John Rentoul: Horse riding, yacht hopping, country supper eating ...

The PM has been horribly exposed by the Leveson Inquiry. What's more, he seems not to have thought about the issues confronting it

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David Cameron did quite well at the Leveson inquiry last week. He put on a show of nervousness that made him look more like a normal person and less like an Old Etonian who is "charm personified", as Rebekah Brooks said in her text to him. That text, received when he was leader of the opposition, was certainly embarrassing. To her. One of the few genuinely revelatory moments from the Leveson inquiry was that example of how far some media people would crawl to try to impress a politician.

For Cameron, there were no hard questions, and no damning emails saying, "Dear Rupert, I'll fix it for you to have 110 per cent of BSkyB." But this judge-led inquiry into "the culture, practices and ethics of the media" has been a disaster for the Prime Minister and we could have told him so. Not because it has exposed a corrupt relationship with the media. It has hardly even tried. The inquiry seems determined to reveal that politicians try to gain a fair hearing in the media and that journalists sometimes fawn and flatter to try to get politicians to speak to them.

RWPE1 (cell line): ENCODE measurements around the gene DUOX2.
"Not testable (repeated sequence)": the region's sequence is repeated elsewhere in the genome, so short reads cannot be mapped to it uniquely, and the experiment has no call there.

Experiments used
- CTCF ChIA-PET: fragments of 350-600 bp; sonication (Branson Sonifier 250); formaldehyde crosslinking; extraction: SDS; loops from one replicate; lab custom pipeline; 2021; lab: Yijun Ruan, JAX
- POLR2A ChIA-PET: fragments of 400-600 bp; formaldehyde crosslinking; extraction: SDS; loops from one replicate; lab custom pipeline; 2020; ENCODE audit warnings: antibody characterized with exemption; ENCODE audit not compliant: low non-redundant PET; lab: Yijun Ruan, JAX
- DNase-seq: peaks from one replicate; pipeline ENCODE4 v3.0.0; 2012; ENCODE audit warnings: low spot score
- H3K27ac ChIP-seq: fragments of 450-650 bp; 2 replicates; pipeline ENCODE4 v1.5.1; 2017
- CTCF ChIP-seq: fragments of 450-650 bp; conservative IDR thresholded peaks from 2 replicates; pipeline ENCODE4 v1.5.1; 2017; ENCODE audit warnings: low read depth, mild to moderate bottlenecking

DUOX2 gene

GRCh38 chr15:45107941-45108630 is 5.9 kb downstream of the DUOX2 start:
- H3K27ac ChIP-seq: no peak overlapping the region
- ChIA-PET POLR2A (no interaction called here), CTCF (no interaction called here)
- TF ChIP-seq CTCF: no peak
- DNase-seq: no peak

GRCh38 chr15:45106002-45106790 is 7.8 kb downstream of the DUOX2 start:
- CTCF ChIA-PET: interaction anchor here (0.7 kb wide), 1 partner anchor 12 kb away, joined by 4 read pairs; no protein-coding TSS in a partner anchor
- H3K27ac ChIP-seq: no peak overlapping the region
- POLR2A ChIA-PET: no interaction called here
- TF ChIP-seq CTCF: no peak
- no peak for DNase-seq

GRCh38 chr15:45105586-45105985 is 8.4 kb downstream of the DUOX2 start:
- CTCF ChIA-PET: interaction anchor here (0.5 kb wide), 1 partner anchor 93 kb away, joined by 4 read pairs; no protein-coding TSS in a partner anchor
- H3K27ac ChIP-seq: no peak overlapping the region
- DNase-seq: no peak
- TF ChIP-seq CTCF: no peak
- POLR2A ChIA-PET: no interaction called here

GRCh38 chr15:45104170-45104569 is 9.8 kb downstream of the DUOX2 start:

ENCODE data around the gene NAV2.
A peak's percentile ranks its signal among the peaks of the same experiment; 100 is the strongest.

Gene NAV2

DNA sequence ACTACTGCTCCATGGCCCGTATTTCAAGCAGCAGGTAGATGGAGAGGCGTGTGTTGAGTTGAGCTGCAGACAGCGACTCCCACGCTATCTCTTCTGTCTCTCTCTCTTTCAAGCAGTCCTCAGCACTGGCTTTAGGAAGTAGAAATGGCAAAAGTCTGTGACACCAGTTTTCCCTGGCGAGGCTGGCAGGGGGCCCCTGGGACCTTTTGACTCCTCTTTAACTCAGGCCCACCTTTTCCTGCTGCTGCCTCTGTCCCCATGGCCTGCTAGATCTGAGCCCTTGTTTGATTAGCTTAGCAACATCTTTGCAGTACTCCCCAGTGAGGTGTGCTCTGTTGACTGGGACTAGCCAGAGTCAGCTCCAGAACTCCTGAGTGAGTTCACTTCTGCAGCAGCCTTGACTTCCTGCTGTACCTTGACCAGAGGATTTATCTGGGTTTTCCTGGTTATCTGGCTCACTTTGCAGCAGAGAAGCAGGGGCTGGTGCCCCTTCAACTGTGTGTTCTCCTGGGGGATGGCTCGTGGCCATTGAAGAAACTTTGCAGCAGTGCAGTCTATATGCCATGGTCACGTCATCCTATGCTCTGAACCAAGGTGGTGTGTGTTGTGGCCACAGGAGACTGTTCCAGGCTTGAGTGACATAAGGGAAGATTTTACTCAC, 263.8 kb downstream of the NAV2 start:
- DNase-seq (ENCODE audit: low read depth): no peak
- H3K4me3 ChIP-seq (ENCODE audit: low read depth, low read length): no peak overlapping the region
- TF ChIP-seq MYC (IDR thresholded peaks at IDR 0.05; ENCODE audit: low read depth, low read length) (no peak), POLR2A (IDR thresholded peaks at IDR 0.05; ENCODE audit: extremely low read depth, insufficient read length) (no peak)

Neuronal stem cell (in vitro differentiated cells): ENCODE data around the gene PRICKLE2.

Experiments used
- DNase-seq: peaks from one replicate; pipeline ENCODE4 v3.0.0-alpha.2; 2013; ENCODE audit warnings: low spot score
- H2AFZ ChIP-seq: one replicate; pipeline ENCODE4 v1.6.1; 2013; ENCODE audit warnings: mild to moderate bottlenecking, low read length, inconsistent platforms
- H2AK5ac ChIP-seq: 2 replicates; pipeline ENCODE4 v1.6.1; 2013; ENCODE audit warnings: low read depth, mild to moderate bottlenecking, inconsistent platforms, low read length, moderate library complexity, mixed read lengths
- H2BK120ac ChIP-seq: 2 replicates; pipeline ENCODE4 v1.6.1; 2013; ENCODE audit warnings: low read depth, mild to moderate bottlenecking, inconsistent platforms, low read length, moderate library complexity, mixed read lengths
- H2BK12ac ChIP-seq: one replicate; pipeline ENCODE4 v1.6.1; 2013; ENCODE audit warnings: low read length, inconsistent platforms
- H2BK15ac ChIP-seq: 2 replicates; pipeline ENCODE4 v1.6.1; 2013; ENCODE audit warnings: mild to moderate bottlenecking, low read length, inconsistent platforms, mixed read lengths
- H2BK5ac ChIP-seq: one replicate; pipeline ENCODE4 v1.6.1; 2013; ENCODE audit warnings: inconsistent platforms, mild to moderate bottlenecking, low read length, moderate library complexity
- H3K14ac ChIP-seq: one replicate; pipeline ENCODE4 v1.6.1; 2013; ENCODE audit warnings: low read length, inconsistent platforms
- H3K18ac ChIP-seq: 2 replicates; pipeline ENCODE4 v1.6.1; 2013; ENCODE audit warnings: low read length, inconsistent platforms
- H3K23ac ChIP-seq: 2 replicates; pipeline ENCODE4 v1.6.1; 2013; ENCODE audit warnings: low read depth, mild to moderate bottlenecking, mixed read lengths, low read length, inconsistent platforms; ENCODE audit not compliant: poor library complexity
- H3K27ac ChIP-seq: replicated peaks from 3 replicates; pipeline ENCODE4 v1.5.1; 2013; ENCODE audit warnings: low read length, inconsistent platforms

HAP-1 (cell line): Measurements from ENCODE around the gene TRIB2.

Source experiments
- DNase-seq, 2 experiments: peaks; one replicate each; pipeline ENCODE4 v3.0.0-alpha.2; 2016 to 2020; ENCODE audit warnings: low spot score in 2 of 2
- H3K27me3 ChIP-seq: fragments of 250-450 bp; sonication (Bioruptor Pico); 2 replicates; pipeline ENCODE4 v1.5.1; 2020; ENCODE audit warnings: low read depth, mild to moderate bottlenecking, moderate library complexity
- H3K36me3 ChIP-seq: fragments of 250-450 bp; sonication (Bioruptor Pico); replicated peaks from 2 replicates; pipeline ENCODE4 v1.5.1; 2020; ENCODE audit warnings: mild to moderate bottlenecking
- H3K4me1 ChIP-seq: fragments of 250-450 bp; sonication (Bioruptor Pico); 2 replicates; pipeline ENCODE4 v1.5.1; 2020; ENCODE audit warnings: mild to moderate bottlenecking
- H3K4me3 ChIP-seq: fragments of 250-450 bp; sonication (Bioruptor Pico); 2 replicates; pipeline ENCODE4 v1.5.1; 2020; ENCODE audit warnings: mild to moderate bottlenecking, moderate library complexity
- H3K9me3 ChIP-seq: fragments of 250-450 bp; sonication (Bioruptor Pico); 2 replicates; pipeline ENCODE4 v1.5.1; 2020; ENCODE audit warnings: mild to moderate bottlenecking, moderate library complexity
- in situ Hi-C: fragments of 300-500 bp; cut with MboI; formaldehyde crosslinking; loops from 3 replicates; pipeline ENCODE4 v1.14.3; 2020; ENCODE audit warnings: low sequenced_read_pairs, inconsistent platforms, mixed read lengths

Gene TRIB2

This is rather different from corruption, such as a party offering commercial favours in return for Murdoch's support. Cameron lent credence to this idea two months ago by saying "we all did too much cosying up to Rupert Murdoch". There is nothing wrong with "cosying" unless it takes financial form, but Jeremy Hunt provided the circumstantial evidence of just that by writing to the Prime Minister while Murdoch's bid for BSkyB was being considered by Vince Cable to say: "If we block it our media sector will suffer for years."

Lord Justice Leveson said that it was not his job to investigate the handling of the BSkyB bid, but his meandering media studies seminars ("Politicians are more spinned against than spinning. Discuss.") have done terrible damage to Cameron nonetheless. Although the Prime Minister came across modestly enough on Thursday, the rest of the evidence disclosed by the inquiry has painted him as a horse-riding, country-supper-eating, yacht-hopping member of the Out Of Touch Club.

So why did Cameron set up the inquiry? The one thing that we often overlook, because we are not used to coalitions, is Cameron's need to manage Nick Clegg. It was when the Deputy Prime Minister had an attack of principle – the principle being party differentiation within the coalition – that Cameron conceded Ed Miliband's demand for an inquiry. It was not the right way to investigate phone hacking, or bribery of police officers, or ministerial bias in handling a media takeover, but it allowed Liberal Democrats to boast that they had never met Rupert Murdoch because he had never been interested in them.